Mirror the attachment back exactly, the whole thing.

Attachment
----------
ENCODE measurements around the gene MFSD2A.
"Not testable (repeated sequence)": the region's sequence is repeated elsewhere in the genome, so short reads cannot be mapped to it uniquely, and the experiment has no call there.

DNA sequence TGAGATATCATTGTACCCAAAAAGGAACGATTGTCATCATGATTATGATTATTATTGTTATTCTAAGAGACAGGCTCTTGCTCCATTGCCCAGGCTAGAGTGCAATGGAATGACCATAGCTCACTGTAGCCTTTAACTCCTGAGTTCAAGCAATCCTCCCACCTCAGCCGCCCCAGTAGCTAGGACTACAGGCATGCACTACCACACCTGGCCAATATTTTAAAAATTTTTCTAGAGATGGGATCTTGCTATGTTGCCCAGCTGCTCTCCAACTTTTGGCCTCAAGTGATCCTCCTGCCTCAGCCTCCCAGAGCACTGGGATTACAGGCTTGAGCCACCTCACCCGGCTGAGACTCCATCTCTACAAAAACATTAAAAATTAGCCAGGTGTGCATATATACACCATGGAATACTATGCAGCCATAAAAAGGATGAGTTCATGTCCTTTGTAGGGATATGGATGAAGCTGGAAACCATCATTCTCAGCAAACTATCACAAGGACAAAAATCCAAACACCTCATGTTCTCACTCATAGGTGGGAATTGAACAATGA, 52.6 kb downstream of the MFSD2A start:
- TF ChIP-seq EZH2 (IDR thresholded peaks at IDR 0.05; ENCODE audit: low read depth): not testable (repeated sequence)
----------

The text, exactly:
ENCODE measurements around the gene MFSD2A.
"Not testable (repeated sequence)": the region's sequence is repeated elsewhere in the genome, so short reads cannot be mapped to it uniquely, and the experiment has no call there.

DNA sequence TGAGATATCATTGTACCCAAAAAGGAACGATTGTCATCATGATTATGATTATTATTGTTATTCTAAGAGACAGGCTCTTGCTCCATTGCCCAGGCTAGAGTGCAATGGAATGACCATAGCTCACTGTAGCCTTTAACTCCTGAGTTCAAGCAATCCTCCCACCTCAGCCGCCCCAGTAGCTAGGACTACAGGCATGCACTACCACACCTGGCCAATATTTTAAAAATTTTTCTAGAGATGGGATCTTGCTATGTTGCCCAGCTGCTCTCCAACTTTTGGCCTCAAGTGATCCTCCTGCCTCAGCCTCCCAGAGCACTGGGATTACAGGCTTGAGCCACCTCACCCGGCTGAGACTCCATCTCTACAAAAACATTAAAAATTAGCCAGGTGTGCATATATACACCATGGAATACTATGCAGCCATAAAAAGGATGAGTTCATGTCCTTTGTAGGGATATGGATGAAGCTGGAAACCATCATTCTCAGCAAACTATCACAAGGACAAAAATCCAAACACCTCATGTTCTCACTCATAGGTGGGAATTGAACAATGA, 52.6 kb downstream of the MFSD2A start:
- TF ChIP-seq EZH2 (IDR thresholded peaks at IDR 0.05; ENCODE audit: low read depth): not testable (repeated sequence)